The Phillies Rebuild is Over
The Phillies are back, baby. This is a shocking turn-around from Andy MacPhail’s end-of-season press conference wherein he insisted the Phillies were unlikely to invest in players and instead would invest in ballpark improvements and fan experience. Well it appears the team’s research showed that the fan experience is best at Citizen’s Bank Park when the Phillies are good.
So they spent $169.2 million in free agency this year, the second-most behind only the Cubs and their fancy new Yu Darvish, adding veterans Carlos Santana, Tommy Hunter, Pat Neshek, and most notably Jake Arrieta. Best of all (from the team perspective anyway), as editor Matt covered in the immediate aftermath of the Arrieta signing, these contracts are set to expire before many of the Phillies’ core pieces even hit arbitration, let alone free agency. This enables the Phillies to dive headfirst into the 2019 free agent class without fear of a bloated payroll.
The only issue (again, from the team’s perspective) is the unusual opt-out included in Arrieta’s deal. After making $30 million and $25 million in 2018 and 2019, respectively, Arrieta can opt out of the final year and $20 million of his deal. However, if Arrieta does opt out, the Phillies can unilaterally decide to keep Arrieta for three years and $60-80 million, depending on incentives. This would bring the total cost of the deal to somewhere between $115 and $135 over five years. These final three years will be Arrieta’s age-34 through -36 seasons.
This represents a potential pitfall for the Phillies in the coming years. If these next two seasons go as well as Phillies fans hope, Arrieta will opt out of the last year of his deal and look for one last free agent contract. The Phillies will be tempted to exercise their three year deal to retain Arrieta’s services. The modal outcome of that decision would be a mistake. The late Roy Halladay (man, that’s hard to write) and Cliff Lee demonstrated that for us just a few years ago. Paying big money for Arrieta’s decline could hamper the Phillies plans as their home-grown players get expensive in arbitration and free agency.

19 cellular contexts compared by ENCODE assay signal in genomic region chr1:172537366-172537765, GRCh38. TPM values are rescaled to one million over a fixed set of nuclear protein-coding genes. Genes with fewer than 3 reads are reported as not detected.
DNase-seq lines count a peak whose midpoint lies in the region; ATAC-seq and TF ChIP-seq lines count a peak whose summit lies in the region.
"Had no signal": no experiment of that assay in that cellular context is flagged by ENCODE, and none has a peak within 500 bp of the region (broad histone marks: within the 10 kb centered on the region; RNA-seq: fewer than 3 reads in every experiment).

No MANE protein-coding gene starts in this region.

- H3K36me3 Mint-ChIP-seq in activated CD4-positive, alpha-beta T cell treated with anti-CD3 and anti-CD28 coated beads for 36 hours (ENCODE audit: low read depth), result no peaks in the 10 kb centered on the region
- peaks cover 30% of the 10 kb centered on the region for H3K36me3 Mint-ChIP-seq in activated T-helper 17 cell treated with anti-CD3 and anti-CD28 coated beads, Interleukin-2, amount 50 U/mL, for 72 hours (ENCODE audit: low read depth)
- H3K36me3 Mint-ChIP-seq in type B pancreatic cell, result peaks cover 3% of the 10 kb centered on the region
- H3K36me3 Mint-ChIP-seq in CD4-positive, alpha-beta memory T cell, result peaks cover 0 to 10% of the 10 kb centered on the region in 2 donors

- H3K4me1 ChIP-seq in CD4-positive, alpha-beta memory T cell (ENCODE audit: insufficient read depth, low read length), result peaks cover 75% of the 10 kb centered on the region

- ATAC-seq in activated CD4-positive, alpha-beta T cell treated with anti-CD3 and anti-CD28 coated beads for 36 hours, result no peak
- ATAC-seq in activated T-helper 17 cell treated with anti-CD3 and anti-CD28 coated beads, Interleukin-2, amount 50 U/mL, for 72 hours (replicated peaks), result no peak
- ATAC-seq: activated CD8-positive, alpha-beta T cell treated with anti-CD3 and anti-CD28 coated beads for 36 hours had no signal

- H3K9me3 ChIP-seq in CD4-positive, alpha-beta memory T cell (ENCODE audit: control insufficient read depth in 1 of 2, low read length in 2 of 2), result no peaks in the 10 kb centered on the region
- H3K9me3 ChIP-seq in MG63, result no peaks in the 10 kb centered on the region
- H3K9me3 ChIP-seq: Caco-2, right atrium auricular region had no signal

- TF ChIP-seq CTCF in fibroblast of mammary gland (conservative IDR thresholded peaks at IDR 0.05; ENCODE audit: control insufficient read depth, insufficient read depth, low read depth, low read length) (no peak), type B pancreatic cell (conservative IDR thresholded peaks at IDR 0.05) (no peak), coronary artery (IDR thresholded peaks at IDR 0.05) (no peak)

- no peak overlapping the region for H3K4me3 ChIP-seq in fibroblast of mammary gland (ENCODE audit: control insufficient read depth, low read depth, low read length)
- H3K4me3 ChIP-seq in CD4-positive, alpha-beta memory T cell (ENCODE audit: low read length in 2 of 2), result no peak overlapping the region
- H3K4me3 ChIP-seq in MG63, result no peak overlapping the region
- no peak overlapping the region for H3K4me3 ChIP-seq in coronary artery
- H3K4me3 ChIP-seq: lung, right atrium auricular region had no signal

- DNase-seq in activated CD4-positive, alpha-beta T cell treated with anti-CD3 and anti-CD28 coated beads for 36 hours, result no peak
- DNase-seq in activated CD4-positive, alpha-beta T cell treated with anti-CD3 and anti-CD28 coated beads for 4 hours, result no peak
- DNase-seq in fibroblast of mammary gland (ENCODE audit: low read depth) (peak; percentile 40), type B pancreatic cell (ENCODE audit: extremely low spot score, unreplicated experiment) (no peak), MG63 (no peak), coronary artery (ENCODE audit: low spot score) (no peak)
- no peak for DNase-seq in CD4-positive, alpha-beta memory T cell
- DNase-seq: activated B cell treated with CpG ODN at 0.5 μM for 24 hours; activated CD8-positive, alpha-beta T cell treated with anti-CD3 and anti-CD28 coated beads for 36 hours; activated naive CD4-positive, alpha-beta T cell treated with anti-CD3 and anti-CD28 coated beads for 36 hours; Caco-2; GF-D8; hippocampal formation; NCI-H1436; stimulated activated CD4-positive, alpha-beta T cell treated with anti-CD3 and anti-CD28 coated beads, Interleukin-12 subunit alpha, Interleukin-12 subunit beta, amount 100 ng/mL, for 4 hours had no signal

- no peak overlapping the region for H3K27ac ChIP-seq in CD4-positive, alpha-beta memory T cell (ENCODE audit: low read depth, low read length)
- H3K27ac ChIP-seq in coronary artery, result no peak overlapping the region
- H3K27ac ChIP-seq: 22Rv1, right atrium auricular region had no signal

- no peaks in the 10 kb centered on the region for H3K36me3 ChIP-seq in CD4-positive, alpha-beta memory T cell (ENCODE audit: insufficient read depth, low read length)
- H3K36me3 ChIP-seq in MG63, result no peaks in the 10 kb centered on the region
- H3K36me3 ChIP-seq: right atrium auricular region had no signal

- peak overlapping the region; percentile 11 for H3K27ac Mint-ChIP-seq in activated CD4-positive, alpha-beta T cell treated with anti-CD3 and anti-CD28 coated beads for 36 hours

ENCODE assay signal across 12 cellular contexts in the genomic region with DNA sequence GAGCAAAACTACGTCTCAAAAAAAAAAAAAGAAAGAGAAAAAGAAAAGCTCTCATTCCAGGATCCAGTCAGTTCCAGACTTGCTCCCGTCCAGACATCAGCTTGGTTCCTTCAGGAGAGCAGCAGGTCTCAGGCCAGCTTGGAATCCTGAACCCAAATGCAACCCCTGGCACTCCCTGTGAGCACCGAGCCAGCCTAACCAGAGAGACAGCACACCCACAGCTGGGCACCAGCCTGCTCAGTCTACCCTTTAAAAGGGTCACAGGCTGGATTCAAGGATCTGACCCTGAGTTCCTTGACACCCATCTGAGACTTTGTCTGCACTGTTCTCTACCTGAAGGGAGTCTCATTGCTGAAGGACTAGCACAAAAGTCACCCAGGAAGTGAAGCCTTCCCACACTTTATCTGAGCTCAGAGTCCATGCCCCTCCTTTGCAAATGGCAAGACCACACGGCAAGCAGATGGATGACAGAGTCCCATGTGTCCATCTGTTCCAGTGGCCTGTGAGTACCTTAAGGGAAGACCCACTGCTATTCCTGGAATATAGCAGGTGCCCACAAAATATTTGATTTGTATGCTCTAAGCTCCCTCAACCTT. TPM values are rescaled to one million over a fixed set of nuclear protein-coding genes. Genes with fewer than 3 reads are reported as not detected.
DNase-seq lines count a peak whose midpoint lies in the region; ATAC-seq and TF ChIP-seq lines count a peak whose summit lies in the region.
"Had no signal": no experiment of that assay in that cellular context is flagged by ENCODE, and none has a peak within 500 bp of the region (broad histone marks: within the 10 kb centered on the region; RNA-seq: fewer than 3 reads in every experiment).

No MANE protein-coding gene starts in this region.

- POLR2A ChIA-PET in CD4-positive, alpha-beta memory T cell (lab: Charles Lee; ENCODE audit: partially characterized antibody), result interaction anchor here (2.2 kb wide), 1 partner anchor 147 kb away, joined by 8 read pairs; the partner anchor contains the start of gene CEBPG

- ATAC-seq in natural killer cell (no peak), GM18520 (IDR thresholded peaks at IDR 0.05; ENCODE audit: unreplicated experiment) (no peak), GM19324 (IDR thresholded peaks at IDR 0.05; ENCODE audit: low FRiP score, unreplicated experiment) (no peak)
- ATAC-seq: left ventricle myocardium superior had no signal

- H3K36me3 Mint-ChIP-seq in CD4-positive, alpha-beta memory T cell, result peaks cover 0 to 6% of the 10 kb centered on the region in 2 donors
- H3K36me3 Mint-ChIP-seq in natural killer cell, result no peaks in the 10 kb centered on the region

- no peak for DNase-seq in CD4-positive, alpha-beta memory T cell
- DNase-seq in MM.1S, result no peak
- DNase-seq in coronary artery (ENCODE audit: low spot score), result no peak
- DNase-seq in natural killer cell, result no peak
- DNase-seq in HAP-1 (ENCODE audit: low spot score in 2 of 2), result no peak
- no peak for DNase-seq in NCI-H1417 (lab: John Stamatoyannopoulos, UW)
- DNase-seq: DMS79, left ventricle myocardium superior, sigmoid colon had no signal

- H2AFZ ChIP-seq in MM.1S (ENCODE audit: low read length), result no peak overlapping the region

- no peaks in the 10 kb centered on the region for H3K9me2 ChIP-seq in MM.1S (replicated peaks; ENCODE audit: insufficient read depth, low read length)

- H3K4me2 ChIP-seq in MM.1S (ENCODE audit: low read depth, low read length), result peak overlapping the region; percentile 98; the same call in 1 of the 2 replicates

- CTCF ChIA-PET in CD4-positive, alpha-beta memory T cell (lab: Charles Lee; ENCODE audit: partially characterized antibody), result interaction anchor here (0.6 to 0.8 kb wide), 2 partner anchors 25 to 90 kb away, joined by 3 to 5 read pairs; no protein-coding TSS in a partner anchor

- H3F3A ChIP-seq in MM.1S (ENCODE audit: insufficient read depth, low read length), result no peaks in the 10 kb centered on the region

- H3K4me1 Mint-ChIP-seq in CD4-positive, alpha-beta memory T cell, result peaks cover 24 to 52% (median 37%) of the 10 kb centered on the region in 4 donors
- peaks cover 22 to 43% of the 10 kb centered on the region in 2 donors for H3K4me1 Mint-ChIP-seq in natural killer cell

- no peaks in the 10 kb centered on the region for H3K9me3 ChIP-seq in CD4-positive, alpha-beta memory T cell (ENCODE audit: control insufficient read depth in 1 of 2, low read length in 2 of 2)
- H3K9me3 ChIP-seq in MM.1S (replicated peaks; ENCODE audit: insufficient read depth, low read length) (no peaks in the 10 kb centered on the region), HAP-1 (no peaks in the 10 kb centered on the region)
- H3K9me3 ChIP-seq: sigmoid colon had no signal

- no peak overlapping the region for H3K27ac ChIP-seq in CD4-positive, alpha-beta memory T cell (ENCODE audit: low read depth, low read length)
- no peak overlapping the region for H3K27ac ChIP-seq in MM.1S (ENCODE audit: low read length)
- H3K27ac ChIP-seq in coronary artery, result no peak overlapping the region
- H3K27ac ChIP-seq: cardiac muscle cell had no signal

But that’s a problem for the future. The Phillies rotation has long been considered a liability; with this signing, the FanGraphs positional depth chart has the Phillies starters in the middle of the pack. Though I’ll note that FanGraphs projects the Phillies for just 73 wins, Baseball Prospectus now projects the Phillies for an 81-81 record, one year after winning just 66 games. With an improved bullpen and some lucky breaks, this team could compete for a wild card.
Most importantly, though, this deal announces to the league that the Phillies are no longer rebuilding. The Phillies got one of the top free agents in baseball this offseason, a former Cy Young winner and World Series champion. With the Mets rotation still facing injury questions, the Braves still rebuilding, and the Marlins still Marlinsing, the Phillies should have one of the easier schedules in baseball in 2018. Along with this offseason’s spending spree, a winning season would put the Phillies on the map for one of the 2019 superstar free agents.
From there, the sky is the limit.